Special Report: A new research report on recently listed Manuka Resources has valued the company at nearly double its current share price and noted there are few investment options like it for precious metals exposure on the ASX. 

Manuka (ASX: MKR), which owns the Mt Boppy gold project and the Wonawinta silver project in New South Wales’ Cobar Basin, started trading on the ASX in mid-July after completing an oversubscribed $7 million initial public offering at 20c a share.

Since listing, Manuka has seen strong share price appreciation; on Tuesday the stock was trading at 49.5c. But MST Access analyst Michael Bentley, who published a comprehensive report on the company last week, sees significantly more upside.

Using a sum-of-the parts methodology, Bentley has ascribed a fully diluted risk-weighted valuation of 94c to the company, citing the low-risk, low capex near-term cash generation from Mt Boppy and Wonawinta and strong markets for gold and silver as key factors in reaching that valuation.

“The near-term cash flow from both Mt Boppy and Wonawinta generates strong value for MKR, with significant potential upside from exploration for both extensions of mine life and increased production,” he said.

“The presence of an existing fully refurbished plant at Wonawinta gives MKR options to process both gold and silver as well as third-party processing deals.”

Manuka began producing gold from stockpiled Mt Boppy ore processed through the Wonawinta plant in April and has since transitioned to treating newly mined ore from the Mt Boppy pit at Wonawinta.

This initial phase of gold production is expected to yield 22,000-24,000 ounces, with proceeds from the sale of the gold expected to allow the company to pay down US$14 million in debt on its balance sheet in full.

The Wonawinta plant

Switch to silver

From around the September quarter next year, the focus will shift to silver production.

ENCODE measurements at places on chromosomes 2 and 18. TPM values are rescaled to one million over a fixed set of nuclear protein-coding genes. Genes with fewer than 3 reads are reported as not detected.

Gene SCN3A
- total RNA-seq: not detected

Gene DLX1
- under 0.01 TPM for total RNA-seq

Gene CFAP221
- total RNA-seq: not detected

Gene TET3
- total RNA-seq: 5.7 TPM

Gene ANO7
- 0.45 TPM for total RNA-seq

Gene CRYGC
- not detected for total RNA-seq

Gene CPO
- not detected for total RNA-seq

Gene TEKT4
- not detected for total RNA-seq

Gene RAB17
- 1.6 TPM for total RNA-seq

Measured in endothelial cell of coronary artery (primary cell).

Including stockpiles and shallow oxide material, Wonawinta contains total JORC compliant resources of 38.8 million tonnes at 42 g/t silver for 52.4 million ounces.

Within this is a higher grade component of 4.5 million tonnes at 97 g/t silver for 14 million ounces.

It is Wonawinta to which Bentley attributes the bulk of Manuka’s value. It is also the asset that makes the company stand out as an investment option.

“MKR provides the ASX’s only direct exposure to genuine near-term silver production and presents a rare investment opportunity,” Bentley said.

“The silver market, although volatile, has improving fundamentals stemming from increased industrial demand and investment appeal.”

MST Access has modelled an initial five years of production from the Wonawinta oxide project delivering 2-2.5 million ounces of silver a year at a cash cost of $16 an ounce starting from the second half of next year.

There is strong potential for production from oxide resources to be extended and for the subsequent development of deeper sulphide resources.


Abundant exploration potential

Both Mt Boppy and Wonawinta have been subject to very little exploration drilling below a depth of 100m, while there are plenty of prospective areas within Manuka’s broader tenement package in the Cobar Basin, which covers 1,126km2.

The Cobar Basin is one of Australia’s most prolific mineral fields and currently hosts five operating mines. Mineralisation at several of the mines in the region is characterised by getting stronger at depth.

In August, Manuka reported that drilling beneath the Mt Boppy pit had intersected 10m at 34.48 g/t Au from 57m and 14m at 14.51 g/t Au from 59m, boding well for adding to the project’s resource.

Infill drilling has also started at Wonawinta as the company seeks to grow the shallow oxide resource and convert it into a higher confidence category ahead of mining beginning next year.

Bentley said the two projects offered “enormous exploration opportunities”, both within existing mining areas and regionally.


This story was developed in collaboration with Manuka Resources, a Stockhead advertiser at the time of publishing.

This story does not constitute financial product advice. You should consider obtaining independent advice before making any financial decisions.